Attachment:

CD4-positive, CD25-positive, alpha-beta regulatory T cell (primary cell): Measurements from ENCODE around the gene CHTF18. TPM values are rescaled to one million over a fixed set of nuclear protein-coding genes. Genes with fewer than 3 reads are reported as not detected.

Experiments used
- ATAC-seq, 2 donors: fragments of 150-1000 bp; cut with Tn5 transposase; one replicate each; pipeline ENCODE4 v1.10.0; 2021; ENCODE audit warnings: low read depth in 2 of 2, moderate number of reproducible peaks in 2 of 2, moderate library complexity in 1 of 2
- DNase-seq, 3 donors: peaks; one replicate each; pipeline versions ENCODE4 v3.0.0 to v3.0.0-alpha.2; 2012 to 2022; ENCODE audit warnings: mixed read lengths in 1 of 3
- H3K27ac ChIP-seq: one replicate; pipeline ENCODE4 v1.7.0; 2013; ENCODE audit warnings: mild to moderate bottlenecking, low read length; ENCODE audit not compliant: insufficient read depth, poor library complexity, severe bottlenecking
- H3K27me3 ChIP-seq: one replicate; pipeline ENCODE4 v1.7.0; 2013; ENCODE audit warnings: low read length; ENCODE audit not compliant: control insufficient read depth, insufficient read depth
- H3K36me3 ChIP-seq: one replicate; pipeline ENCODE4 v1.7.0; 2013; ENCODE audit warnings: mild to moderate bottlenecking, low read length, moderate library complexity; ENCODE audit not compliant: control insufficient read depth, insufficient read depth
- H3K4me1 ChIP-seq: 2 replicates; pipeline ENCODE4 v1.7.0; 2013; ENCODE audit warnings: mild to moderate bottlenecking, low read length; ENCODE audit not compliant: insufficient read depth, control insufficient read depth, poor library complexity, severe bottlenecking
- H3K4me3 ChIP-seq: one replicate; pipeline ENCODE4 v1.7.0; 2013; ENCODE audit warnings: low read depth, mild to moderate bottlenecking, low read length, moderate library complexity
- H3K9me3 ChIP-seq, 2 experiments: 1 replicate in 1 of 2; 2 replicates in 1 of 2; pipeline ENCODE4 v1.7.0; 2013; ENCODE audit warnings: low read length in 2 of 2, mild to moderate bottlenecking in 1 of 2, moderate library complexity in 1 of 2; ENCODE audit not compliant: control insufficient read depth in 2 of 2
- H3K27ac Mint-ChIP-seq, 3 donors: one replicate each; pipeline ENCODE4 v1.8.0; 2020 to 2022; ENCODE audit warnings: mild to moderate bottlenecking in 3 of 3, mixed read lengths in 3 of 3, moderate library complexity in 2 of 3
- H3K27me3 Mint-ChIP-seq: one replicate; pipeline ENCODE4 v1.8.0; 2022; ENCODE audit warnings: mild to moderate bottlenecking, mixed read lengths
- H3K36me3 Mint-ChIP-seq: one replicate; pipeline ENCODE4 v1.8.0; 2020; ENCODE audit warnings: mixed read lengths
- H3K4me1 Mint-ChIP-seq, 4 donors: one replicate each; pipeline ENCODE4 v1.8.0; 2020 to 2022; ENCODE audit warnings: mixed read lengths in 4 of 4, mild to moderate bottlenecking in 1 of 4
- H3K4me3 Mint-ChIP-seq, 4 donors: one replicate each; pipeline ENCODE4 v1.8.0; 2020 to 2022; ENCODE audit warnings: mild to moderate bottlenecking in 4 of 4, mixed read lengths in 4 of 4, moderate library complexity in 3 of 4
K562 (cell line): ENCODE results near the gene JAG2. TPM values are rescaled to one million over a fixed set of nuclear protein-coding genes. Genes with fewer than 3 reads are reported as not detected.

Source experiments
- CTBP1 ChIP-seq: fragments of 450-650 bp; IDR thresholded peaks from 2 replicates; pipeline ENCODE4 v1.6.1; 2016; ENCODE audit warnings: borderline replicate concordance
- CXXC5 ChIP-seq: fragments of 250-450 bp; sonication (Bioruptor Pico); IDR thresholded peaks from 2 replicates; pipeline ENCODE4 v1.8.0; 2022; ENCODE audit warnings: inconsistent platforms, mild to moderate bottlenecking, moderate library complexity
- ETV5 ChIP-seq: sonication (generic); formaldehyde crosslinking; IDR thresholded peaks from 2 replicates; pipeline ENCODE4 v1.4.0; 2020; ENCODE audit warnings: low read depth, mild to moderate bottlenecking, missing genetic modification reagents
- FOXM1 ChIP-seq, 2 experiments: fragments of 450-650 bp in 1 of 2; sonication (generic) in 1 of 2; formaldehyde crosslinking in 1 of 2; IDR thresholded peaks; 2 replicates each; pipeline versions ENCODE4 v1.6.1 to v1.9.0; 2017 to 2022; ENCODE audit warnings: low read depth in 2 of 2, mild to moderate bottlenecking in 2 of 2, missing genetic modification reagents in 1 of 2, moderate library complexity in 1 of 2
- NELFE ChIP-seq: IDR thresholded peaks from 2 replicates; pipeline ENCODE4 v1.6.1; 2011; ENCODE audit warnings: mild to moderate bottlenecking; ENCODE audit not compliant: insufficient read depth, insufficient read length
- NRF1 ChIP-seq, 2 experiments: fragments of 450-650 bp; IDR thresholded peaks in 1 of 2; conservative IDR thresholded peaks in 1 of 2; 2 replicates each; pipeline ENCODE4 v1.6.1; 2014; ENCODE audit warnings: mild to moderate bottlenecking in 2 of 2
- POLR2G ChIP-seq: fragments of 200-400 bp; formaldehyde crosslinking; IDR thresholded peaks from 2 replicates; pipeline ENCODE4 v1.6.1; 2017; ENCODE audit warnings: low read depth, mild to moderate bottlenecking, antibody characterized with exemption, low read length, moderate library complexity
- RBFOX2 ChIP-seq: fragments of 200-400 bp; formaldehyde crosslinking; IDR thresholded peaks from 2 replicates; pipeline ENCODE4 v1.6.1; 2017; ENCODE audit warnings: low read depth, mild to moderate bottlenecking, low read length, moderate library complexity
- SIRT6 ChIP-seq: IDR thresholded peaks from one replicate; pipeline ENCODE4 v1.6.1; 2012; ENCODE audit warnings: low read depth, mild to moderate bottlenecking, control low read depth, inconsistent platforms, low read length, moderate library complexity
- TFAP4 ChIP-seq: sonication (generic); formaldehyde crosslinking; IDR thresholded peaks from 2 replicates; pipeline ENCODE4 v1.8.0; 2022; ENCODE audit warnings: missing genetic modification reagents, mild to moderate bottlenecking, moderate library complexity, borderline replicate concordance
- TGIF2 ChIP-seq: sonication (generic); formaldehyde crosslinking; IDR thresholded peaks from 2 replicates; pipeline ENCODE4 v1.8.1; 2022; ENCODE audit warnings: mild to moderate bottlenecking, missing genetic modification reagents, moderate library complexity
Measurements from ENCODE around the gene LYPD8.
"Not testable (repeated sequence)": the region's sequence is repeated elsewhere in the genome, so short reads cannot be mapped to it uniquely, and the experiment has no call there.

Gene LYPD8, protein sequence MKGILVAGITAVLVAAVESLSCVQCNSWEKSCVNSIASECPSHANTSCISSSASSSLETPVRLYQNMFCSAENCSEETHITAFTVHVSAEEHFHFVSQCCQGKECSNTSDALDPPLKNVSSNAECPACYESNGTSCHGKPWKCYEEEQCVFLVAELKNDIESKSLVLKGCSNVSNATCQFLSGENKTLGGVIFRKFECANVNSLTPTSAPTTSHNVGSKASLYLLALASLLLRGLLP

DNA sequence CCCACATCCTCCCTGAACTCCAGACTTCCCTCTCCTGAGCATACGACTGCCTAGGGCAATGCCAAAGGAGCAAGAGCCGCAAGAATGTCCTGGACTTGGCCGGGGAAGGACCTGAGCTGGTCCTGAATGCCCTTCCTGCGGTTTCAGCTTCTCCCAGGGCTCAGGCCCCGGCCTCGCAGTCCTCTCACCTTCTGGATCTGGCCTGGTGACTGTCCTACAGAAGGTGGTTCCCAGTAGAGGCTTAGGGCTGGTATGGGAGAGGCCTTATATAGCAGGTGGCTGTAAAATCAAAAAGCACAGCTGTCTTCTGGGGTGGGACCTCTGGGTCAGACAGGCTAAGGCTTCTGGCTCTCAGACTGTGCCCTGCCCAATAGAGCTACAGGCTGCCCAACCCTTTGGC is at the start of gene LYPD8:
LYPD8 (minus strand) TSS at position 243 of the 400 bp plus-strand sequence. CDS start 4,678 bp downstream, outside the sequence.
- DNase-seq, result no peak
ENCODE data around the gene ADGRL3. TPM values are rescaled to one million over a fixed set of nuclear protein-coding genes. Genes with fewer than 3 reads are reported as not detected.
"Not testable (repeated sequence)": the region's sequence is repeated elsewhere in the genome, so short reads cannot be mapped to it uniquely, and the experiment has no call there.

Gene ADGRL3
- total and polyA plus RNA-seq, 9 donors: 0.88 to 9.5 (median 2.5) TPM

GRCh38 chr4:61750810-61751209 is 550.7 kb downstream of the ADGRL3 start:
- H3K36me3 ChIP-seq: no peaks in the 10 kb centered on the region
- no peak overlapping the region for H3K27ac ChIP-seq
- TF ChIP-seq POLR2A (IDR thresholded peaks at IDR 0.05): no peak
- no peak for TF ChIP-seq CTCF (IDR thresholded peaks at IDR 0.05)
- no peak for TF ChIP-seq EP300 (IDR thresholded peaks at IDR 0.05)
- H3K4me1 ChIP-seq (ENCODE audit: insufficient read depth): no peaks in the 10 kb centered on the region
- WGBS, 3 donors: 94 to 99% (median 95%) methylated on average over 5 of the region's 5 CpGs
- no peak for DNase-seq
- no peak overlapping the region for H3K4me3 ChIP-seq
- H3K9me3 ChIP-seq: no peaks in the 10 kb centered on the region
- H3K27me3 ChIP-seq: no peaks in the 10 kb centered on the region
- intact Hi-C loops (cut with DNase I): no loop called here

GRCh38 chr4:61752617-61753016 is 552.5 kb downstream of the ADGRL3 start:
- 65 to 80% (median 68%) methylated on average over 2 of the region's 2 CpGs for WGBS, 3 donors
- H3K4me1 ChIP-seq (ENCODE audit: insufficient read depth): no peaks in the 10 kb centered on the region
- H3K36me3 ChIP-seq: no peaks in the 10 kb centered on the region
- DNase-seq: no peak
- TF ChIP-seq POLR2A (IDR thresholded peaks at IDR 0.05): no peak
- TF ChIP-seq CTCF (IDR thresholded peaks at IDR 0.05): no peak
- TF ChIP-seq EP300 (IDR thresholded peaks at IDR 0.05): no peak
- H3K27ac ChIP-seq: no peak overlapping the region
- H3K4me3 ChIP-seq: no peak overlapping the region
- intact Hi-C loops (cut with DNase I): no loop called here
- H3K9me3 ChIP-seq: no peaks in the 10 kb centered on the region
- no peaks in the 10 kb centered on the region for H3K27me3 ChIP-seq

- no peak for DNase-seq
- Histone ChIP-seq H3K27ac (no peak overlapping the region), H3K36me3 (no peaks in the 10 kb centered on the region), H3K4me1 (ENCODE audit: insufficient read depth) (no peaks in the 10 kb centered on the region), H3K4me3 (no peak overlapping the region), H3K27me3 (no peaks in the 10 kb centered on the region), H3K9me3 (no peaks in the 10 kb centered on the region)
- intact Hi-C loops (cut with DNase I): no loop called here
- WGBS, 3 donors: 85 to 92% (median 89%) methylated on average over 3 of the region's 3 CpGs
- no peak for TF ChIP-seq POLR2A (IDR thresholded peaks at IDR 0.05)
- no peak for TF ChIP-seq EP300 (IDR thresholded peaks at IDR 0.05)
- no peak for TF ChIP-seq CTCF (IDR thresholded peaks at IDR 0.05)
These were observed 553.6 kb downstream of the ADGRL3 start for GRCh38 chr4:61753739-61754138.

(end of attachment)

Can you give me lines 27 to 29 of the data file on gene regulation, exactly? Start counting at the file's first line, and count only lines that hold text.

- TFAP4 ChIP-seq: sonication (generic); formaldehyde crosslinking; IDR thresholded peaks from 2 replicates; pipeline ENCODE4 v1.8.0; 2022; ENCODE audit warnings: missing genetic modification reagents, mild to moderate bottlenecking, moderate library complexity, borderline replicate concordance
- TGIF2 ChIP-seq: sonication (generic); formaldehyde crosslinking; IDR thresholded peaks from 2 replicates; pipeline ENCODE4 v1.8.1; 2022; ENCODE audit warnings: mild to moderate bottlenecking, missing genetic modification reagents, moderate library complexity
Measurements from ENCODE around the gene LYPD8.